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This story was originally published by Grist and appears here as part of the Climate Desk collaboration.

The idea of a national “green bank,” which would lend public money to help cash-strapped businesses and individuals invest in things like solar panels and energy-efficiency upgrades, has been kicked around since at least the first Obama administration. But it wasn’t until U.S. President Joe Biden signed the Inflation Reduction Act into law in 2022 that the federal government set aside money, through the bill’s $27 billion Greenhouse Gas Reduction Fund, for this express purpose.

Recently, Vice-President Kamala Harris and EPA administrator Michael Regan announced that the administration is ready to start signing cheques. But rather than centralizing the funding in a single bank, the administration is routing the money — $20 billion of the total so far — to eight selected applicants, representing more than a dozen local non-profits. The idea is that these trusted intermediaries, which have track records investing in local projects already, can better inject the loans directly into communities, with the vast majority of funding going to low-income and disadvantaged recipients. The hope is to provide communities with access to the capital they need to invest in a clean local economy — according to a vision recipients define for themselves.

“We have the capacity with this approach to empower communities to decide which projects they want that will have the greatest impact from their perspective in the place they call home,” Harris said at the announcement event in Charlotte, N.C. “We can invest in those projects in a way that will actually have value for the people that live there — instead of us from Washington, D.C., telling us what you need.”

In Charlotte, Harris visited Grier Heights, a historically Black neighbourhood where a community bank called Self-Help has facilitated investments to insulate, weatherize and electrify nearly 50 homes. The vice-president highlighted that these efforts not only created jobs for the contractors who did the work and reduced the carbon footprint of each of the homes, but they also improved the lives of families inhabiting them. When she visited the Grier Heights home of one father and small business owner, the resident told Harris that his combined gas and electric bill had been cut from $600 a month down to around $100 a month after he moved into one of Self-Help’s energy-efficient homes. Those savings allow him and his spouse to spend more on childcare and set aside savings for their children.

Vice-President Kamala Harris, right, and EPA administrator Michael Regan, left, visit the home of Levon McBride in Charlotte, N.C., on April 4, 2024. Photo by Getty Images/Grist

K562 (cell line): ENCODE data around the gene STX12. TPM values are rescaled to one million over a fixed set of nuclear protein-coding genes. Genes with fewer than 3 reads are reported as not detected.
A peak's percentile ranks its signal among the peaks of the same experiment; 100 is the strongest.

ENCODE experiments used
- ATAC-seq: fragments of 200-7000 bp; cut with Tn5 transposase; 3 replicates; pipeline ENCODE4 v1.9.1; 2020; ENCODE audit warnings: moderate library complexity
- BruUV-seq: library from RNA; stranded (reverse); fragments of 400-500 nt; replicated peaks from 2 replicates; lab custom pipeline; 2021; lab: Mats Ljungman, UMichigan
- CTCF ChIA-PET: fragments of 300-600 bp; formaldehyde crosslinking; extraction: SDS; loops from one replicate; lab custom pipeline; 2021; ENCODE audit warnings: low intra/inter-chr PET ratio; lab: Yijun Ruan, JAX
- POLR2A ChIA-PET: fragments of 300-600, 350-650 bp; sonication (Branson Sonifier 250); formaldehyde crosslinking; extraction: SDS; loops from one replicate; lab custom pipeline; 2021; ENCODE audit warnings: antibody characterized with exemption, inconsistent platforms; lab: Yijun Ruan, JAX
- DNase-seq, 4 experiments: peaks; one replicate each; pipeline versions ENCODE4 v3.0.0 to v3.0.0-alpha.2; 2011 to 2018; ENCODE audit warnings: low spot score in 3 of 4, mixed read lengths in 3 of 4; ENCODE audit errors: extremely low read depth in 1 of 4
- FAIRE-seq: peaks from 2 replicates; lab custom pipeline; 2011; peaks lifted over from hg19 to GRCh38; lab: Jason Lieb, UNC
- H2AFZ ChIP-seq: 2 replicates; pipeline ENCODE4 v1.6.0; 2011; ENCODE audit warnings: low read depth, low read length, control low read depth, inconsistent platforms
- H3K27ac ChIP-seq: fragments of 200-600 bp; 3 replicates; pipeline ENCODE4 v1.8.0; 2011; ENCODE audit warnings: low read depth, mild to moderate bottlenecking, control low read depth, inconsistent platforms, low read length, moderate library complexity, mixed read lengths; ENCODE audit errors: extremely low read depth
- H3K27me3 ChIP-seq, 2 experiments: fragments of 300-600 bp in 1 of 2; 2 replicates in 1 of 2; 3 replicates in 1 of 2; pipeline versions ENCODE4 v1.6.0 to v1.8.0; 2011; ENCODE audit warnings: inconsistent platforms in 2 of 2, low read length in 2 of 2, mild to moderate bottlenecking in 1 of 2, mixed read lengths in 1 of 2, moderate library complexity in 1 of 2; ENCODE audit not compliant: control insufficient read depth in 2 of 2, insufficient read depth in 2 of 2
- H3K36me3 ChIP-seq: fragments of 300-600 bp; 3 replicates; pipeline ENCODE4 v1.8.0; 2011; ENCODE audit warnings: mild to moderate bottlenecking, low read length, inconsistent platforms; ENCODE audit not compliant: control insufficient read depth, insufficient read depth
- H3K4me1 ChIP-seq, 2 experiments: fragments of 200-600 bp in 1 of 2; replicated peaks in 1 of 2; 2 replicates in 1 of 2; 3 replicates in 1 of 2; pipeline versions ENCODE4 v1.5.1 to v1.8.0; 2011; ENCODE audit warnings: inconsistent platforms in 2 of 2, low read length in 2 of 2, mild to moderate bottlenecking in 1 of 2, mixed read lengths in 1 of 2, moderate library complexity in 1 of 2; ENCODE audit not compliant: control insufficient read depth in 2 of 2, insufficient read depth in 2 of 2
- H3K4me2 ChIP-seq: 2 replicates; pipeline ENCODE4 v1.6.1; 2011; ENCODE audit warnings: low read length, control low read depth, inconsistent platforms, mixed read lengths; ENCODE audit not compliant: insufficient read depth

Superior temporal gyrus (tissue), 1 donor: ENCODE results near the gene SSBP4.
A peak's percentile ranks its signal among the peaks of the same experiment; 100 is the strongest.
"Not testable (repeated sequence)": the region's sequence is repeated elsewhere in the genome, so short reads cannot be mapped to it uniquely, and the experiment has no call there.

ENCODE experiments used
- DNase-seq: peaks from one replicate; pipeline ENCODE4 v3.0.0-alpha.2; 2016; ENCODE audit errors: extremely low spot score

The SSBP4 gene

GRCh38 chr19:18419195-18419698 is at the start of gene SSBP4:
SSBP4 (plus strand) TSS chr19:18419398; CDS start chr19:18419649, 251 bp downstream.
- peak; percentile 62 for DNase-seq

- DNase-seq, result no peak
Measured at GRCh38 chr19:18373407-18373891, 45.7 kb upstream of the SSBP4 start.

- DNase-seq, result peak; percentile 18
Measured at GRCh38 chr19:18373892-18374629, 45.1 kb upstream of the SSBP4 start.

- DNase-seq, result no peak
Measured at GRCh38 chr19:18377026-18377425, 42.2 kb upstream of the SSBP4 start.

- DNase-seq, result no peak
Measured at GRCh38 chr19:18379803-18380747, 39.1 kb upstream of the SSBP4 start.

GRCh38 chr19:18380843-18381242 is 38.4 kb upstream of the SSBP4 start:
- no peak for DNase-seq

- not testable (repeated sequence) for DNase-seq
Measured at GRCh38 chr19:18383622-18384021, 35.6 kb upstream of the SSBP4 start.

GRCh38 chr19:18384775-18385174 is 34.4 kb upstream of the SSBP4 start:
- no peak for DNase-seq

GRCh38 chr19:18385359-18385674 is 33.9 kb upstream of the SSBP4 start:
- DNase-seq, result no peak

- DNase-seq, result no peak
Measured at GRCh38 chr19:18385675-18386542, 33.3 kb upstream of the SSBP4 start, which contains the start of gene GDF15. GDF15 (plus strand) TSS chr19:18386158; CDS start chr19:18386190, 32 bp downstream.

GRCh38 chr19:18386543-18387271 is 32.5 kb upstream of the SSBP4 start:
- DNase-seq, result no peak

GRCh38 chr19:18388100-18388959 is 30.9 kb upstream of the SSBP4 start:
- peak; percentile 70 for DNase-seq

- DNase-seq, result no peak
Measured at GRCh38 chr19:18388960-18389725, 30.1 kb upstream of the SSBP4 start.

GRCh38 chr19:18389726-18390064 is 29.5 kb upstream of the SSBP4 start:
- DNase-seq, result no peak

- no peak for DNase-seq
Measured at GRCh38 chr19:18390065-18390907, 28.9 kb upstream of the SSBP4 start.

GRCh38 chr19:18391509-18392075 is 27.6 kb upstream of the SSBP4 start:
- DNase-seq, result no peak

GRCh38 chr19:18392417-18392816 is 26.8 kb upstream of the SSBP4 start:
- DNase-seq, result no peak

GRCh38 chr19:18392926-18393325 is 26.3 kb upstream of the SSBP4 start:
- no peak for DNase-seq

Self-Help and another community-based lender have partnered with the non-profit Climate United Fund to invest the nearly $7 billion they were awarded through the green bank program in projects that hope to support families, schools, small businesses, community organizations and other local institutions. They intend to invest at least 60 per cent of those funds in low-income and disadvantaged communities, 20 per cent in rural communities, and five per cent in tribal communities.

The other community-based financial institutions that will receive the remaining $14 billion — which will be facilitated by the National Clean Investment Fund and the Clean Communities Investment Accelerator — have similar goals for the kinds of projects and communities they support. One awardee, the Native CDFI Network, intends to focus its efforts on reservations and in Native communities.

These grants, along with a $7-billion “Solar for All” grant expected to be announced later this spring, represent “the single largest climate investment in the Inflation Reduction Act,” according to a press release quoting Massachusetts Sen. Edward Markey, a Democrat who supported the law.

These ‘green banks’ are getting billions to decarbonize disadvantaged communities. #GreenBanks #IRA #CarbonFootprint #DisadvantagedCommunities #USpoli

The funds are designed to do far more than simply inject public funds into communities that need them — they are also intended to catalyze further investment. The EPA expects every dollar of federal investment to spur $7 in private spending. If this projection is correct, then this multiplier would exceed the similar effect observed in separate Inflation Reduction Act provisions. (A recent analysis found that the law’s tax credits drummed up $5.50 of private investments for every $1 in credits.) This means that the Greenhouse Gas Reduction Fund could lead to nearly $200 billion in green investment.

Though the idea is that these sorts of effects will make the program a win-win-win for the climate, local communities and the government, the green bank project is not without its critics. One member of Congress, a Republican representing Alabama, called the effort a “green ‘slush fund” when he tried to repeal the green bank program earlier this year, saying that the program has insufficient accountability and oversight to ensure money is not wasted. In a vote cast almost entirely along party lines, the bill passed the House of Representatives and was sent to the Senate. While it has yet to receive a vote in the Democrat-controlled Senate, Biden issued a statement making clear that he would veto the attempted repeal.

“When we expand access to capital and give every person in our nation — no matter who they are or where they live — the opportunity to pursue their dreams,” the vice-president said, “we build a cleaner, healthier, and more equitable and more prosperous future for everyone.”

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